THE BLOG
01/13/2013 07:47 pm ET Updated Mar 15, 2013

Something Isn't Right Here: Surprises of the Fall Broadway Season

It was not a very good fall season. I say that almost every winter, but it seems especially true this one. Disasters abounded, as did mediocrity. As the dust settled, I asked a bunch of industry people to comment anonymously on what they consider to be the biggest surprises of the fall season and one of my unsolved mysteries of 2012-2013.

Basically, every single person selected the quick closing of The Anarchist as his/her biggest surprise of the fall. The shuttering of The Anarchist was indeed shocking -- there were a lot of indicators that would lead you to believe that would not happen. It was written and directed by David Mamet, a theatrical darling. Mamet has had some big busts in recent years (I am personally blocking out American Buffalo and Oleanna for the sake of my yet-to-be-defeated faith in the American theater), but none quite this big. It was produced by Mamet's frequent producers, Jeffrey Richards and Jerry Frankel, who are also producing a hit revival of Mamet's Glengarry Glen Ross and have had other success producing the playwright. It was a two-person play, making it relatively cheap to run. The two women were stage legend Patti LuPone and three-time Oscar nominee Debra Winger in her Broadway debut. Ahead of time, The Anarchist was not destined to be a hit necessarily, but a run of at least a couple of months seemed inevitable. Then, a few days after it opened to horrid reviews, the announcement came.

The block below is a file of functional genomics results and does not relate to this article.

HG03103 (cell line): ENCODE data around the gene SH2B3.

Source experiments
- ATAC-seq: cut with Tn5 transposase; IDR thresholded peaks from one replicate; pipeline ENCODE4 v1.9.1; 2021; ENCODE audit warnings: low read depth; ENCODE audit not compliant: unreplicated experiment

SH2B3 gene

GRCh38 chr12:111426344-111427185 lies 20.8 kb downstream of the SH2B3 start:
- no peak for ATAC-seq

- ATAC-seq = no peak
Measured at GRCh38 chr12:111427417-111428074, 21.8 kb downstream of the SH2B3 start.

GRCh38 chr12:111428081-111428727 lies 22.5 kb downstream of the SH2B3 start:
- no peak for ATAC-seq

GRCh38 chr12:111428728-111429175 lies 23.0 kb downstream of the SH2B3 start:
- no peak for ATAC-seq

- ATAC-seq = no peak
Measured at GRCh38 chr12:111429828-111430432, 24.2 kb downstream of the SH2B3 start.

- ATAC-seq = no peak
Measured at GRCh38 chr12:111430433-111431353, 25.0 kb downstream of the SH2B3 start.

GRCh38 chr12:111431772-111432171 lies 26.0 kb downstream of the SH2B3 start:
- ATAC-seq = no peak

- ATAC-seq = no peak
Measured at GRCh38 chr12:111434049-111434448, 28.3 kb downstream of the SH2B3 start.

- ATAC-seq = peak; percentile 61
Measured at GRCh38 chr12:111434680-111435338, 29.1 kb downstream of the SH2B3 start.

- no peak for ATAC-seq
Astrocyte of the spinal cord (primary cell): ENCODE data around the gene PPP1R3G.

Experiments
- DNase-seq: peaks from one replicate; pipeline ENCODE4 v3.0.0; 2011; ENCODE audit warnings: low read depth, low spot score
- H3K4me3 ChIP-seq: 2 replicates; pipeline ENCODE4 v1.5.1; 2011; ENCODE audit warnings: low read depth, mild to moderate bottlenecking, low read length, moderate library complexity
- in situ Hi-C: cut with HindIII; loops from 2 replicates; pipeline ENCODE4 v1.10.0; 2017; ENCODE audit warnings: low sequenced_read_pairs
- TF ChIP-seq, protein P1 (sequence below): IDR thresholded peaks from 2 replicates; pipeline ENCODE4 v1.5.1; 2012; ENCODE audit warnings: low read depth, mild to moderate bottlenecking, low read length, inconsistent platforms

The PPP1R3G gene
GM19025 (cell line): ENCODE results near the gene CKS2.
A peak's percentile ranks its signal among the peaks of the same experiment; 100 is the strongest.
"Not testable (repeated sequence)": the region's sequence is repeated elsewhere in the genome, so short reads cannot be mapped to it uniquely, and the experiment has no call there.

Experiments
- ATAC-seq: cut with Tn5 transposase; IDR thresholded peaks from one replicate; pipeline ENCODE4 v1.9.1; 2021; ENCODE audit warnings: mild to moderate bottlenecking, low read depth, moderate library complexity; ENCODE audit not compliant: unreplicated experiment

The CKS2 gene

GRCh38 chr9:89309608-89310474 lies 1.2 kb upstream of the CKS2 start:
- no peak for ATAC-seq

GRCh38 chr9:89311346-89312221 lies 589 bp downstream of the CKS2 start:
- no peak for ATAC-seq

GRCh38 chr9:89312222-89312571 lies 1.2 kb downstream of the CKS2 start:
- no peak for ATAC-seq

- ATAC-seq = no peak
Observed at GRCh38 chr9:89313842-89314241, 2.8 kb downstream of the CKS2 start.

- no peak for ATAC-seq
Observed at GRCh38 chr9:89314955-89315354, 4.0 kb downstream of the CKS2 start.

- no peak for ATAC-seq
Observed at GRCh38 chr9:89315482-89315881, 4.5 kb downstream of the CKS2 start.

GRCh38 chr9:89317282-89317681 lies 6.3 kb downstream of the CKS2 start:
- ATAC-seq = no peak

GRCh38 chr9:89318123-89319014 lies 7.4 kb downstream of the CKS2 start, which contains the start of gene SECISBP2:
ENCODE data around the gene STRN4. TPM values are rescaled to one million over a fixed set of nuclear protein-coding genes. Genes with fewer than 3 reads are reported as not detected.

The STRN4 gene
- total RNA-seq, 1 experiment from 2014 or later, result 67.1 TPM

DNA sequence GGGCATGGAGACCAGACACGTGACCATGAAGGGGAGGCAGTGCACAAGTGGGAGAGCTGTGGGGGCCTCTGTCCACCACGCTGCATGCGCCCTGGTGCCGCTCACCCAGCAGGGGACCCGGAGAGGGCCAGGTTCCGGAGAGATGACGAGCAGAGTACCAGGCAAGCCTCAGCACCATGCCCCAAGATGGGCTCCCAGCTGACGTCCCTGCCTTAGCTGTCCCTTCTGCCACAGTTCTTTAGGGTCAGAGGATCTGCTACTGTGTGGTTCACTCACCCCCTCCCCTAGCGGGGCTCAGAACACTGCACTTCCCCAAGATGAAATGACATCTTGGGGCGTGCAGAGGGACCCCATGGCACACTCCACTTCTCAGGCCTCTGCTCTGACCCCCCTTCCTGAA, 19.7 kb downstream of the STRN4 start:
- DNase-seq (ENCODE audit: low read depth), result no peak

Of course, once the reviews hit, the show was doomed. But announcing the closing this quickly? Showing that much disrespect to Mamet? I applaud the move Richards and Frankel made -- there was little point in flushing the weekly running cost down the drain and making the actors play to virtually empty houses -- but it did not (and does not) feel like the politically acceptable one. Surprise!

The only other thing selected for biggest surprise was the closing of The Performers, which ran only seven regular performances this fall. This one came as less of a shocker to me. When a play by an unknown playwright gets to Broadway I think: "Wow, this must be great." Sadly, I am rarely proven correct. (Good luck Velocity of Autumn!) The Performers wasn't the most dreadful thing ever, but it was limp. One might have expected that a cast including Henry Winkler and Alicia Silverstone would have led it to last a couple of weeks at least, but, eh.